A very Danish book haul

Hello, beautiful people!
Ah, to believe that two weeks ago, I was on the plane to Copenhagen. *sigh dreamily* Like I said in my last post, I traveled to Copenhagen last month and I completely fell in love with that city. I so wanted to remember every second of my time there, and while buying items in souvenirs shops can be fun, I was thinking that I wanted to bring back books that would remind me of Copenhagen and Denmark. I know that when my friend Aseel @ Lights and Pages traveled to Paris last year, she bought several books that reminded her of France, whether it was French literature or books in French. I decided to do that as well, because it’s an excellent idea and to present you what I got in this little book haul, because obviously all those books have Denmark in common.



Fairy Tales: A Selection by Hans Christian Andersen

Genres: classics, fairy tales

You’ve all probably heard of Hans Christian Andersen, even if you don’t recall his name: this Danish author is best-known for his fairy tales (he wrote so much more than that though!), such as The Little Mermaid, The Ugly Duckling, The Snow Queen, The Emperor’s New Clothes and so many others. He lived in Copenhagen for quite some time, a boulevard was named after him and there is the statue of The Little Mermaid on a waterside at the Langelinie promenade. While my parents read me many of his tales before I went to sleep when I was a little girl, I am so curious to revisit them as an adult and I thought it was the best time to buy them, because I was in Andersen’s city after all. I also read a French YA novel* last year that featured Andersen as a character and have been so curious about him ever since, so I really didn’t need any excuse anyway.

*For French people, I’m talking about Animale : La Prophétie de la Reine des Neiges by Victor Dixen, that I adore, while I’m not a huge fan of his Phobos series #sorrynotsorry.



Genres: non-fiction, psychology, self-help

This book has been all over bookstagram for the past year or so, I’ve been meaning to get to it for so long, but I don’t know, when I bought books I wasn’t really thinking about getting that one. However, when I was in Copenhagen, I felt so peaceful and happy, yes it was due to the fact I was traveling with my boyfriend, but more than that, it was the atmosphere of the city. The Little Book of Hygge was written by the CEO of the Happiness Research Institute in Copenhagen, so once again, if I didn’t buy it here, when would have I gotten it? Anyway, Denmark is presumably the happiest country in the world and the reason for that is supposed to be hyggewhich has been translated as everything from the art of creating intimacy to cosiness of the soul to taking pleasure from the presence of soothing things. This book’s purpose is to try to make the reader understand hygge and it seems like quite an interesting concept, so I’m excited to finally discover what it’s all about!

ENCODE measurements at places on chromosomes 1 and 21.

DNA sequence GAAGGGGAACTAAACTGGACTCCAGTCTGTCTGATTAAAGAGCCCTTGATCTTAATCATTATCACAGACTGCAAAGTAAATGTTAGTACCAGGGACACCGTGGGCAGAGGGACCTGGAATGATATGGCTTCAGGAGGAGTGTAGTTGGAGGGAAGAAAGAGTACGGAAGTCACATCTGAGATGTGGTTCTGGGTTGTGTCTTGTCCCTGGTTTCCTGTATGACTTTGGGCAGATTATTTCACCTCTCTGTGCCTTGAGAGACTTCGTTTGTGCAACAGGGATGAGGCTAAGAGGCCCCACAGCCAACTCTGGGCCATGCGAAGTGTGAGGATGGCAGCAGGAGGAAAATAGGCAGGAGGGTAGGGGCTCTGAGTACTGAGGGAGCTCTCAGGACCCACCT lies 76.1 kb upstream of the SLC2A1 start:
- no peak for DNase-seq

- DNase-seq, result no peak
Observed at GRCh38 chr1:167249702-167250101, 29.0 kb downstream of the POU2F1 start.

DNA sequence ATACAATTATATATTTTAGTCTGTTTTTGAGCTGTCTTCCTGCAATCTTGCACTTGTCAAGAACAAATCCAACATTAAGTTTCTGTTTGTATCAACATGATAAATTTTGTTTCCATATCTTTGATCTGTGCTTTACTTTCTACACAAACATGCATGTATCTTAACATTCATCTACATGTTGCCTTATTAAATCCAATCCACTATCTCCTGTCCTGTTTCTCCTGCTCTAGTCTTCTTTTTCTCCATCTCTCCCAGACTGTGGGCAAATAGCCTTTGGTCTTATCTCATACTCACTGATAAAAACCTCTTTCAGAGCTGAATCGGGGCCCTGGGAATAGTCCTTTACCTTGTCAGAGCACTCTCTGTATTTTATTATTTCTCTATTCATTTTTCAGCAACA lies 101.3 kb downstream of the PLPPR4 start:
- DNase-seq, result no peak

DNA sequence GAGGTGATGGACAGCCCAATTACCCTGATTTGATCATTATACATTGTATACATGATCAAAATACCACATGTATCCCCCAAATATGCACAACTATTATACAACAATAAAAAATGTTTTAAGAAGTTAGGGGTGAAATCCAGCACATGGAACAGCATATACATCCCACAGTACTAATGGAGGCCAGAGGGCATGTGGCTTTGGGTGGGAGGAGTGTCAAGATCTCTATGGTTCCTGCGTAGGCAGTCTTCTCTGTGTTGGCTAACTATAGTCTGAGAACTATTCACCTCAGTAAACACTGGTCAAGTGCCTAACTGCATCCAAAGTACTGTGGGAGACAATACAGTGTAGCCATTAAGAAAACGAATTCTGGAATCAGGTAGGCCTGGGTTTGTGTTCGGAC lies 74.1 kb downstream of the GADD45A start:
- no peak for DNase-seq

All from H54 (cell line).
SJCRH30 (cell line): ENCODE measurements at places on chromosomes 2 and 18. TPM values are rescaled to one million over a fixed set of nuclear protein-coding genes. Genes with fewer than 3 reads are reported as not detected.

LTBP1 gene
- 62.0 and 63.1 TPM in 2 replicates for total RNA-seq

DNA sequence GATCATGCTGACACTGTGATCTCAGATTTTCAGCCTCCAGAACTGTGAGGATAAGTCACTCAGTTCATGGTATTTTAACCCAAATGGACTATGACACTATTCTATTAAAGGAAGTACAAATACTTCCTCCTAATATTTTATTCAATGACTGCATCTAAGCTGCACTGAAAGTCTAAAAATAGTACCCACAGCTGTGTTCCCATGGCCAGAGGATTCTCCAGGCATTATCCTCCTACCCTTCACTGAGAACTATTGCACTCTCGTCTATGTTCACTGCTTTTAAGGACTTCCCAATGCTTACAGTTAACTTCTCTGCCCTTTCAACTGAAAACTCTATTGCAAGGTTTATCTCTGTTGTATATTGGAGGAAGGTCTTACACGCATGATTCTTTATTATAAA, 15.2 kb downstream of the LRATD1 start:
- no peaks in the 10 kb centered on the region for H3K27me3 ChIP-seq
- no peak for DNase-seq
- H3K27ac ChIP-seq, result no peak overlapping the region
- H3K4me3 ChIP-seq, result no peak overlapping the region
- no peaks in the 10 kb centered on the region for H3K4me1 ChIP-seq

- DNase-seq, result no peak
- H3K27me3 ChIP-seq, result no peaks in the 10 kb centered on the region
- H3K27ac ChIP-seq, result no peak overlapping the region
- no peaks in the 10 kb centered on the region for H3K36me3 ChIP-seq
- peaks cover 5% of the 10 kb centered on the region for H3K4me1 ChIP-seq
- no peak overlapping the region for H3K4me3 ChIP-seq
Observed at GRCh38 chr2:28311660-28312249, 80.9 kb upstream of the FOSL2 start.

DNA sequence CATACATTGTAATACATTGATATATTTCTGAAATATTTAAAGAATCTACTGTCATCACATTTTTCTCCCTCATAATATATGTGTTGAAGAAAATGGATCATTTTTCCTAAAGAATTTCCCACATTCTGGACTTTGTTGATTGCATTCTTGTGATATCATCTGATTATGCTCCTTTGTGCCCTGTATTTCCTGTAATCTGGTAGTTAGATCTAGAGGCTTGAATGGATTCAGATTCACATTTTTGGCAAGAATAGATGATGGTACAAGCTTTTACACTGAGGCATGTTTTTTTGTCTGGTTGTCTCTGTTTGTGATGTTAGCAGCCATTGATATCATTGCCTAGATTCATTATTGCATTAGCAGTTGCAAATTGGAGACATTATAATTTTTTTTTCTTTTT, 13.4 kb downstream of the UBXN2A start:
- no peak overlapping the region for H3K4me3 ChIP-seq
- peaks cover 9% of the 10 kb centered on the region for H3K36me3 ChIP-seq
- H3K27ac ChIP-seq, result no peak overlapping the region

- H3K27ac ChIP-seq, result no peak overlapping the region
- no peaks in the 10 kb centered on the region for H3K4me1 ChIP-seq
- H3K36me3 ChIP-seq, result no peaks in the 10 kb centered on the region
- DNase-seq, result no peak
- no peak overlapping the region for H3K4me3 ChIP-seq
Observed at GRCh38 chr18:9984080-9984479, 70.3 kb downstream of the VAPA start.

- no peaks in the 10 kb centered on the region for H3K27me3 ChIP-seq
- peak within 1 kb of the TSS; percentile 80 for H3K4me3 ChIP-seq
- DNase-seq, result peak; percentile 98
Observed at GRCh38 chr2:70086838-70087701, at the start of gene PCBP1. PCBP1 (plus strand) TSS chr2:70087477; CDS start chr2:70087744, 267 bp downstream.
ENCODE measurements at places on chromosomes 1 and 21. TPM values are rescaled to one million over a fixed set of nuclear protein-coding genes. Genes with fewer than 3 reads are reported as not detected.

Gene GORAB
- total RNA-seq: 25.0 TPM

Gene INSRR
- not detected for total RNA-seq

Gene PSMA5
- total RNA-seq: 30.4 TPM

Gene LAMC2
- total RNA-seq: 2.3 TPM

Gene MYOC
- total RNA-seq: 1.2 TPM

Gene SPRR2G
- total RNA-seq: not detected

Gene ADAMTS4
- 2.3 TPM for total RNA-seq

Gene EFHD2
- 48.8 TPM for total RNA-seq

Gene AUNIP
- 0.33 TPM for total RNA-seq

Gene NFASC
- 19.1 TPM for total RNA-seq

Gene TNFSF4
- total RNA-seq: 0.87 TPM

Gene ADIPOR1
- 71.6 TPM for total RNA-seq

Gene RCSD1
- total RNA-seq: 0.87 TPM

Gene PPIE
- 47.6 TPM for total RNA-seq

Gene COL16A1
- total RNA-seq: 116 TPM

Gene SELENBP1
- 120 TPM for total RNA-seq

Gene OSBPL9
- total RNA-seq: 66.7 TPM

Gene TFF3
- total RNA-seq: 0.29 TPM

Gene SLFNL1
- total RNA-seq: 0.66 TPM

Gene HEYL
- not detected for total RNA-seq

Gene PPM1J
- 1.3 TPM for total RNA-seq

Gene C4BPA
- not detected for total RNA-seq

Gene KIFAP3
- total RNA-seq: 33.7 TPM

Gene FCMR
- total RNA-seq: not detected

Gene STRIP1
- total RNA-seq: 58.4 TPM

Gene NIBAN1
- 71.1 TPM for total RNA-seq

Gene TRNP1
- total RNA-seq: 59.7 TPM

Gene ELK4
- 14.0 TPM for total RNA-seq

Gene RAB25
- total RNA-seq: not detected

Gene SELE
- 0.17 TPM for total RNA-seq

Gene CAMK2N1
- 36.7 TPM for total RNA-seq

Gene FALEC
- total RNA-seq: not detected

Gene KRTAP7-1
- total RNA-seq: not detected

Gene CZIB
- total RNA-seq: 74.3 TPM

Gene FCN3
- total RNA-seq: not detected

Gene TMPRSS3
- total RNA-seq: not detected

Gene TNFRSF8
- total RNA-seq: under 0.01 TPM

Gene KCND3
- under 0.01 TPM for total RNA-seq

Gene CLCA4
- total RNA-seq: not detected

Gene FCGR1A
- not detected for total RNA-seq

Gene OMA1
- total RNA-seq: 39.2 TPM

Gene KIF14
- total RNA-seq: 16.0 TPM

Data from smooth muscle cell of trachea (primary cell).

The Royal Physician’s Visit by Per Olov Enquist
Genre: historical fiction

It’s quite interesting that I bought this novel, because it was actually written by a Swedish writer and I got to Sweden right after Copenhagen, so it’s pretty much the epitome of my trip. I first heard about this novel because Christine @ Wee Reader read and adored it, if she loves a historical novel, I know I will love it too. It’s thanks to her that I discovered Susanna Kearsley after all. Anyway, The Royal Physician’s Visit is set in 18th century Denmark, during the reign of Christian VII. His wife, Queen Caroline, fell in love with his most trusted advisor, the court physician Struensee. It also follows the conflict between Struensee, who is introducing Enlightenment ideas in Denmark and Guldberg, the cold-blooded religious fanatic. I so want to know more about Danish history and apparently it’s done very well, so I’m looking forward to that. Besides, there is a movie called A Royal Affair with Alicia Vikander and Mads Mikkelsen that also tells this story and I’ll be able to watch it right after.

Can you feel my love for Scandinavian countries grow?
I sure can.
That’s it for my little book haul today, thank you for reading!



Lots of love,
Lucie

London Book Haul (part 2)

Hello beautiful people!


I was in London this week-end, which means I bought books… Again. In my defense, I won’t have a lot of them to buy for a little while (with the exception of two that I’m planning to read in October) and Penguin English Library editions are my ultimate weaknesses. I’m very happy because I found most of the books I wanted to read for Victober (a readathon that makes you read Victorian literature in October), which is so exciting.